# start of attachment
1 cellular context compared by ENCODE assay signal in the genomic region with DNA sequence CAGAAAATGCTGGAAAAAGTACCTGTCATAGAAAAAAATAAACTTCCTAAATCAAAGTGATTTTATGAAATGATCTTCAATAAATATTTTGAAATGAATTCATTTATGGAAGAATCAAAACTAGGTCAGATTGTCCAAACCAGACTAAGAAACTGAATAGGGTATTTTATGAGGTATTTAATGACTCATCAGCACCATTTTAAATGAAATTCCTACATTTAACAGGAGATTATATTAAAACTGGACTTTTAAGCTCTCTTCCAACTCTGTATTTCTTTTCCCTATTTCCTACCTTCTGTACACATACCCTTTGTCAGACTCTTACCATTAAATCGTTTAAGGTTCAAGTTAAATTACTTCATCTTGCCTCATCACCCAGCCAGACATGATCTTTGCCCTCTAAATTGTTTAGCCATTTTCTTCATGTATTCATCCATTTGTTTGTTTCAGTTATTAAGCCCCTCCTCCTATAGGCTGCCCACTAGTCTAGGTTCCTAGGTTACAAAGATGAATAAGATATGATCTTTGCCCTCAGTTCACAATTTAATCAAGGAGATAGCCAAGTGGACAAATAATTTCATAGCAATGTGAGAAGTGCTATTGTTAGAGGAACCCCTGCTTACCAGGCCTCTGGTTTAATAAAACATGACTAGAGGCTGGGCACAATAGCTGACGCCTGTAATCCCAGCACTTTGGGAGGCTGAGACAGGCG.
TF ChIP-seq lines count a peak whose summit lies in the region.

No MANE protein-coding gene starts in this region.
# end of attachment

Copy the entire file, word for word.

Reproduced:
1 cellular context compared by ENCODE assay signal in the genomic region with DNA sequence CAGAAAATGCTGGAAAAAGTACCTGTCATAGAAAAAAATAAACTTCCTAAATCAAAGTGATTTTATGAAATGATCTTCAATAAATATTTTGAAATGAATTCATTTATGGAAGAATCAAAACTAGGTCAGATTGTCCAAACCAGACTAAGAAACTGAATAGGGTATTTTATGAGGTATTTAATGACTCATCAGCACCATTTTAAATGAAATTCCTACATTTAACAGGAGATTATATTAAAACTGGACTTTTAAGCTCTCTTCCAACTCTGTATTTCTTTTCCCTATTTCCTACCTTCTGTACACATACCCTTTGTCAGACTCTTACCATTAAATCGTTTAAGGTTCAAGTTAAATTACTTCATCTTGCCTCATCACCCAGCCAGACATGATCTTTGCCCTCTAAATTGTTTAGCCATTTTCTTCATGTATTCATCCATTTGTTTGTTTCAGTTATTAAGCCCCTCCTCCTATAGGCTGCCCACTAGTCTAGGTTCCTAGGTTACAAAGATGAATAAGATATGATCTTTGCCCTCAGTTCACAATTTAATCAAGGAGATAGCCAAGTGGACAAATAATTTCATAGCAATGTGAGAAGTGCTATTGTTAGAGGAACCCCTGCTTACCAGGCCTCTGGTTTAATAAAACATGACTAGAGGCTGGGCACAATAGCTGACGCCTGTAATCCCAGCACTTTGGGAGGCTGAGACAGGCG.
TF ChIP-seq lines count a peak whose summit lies in the region.

No MANE protein-coding gene starts in this region.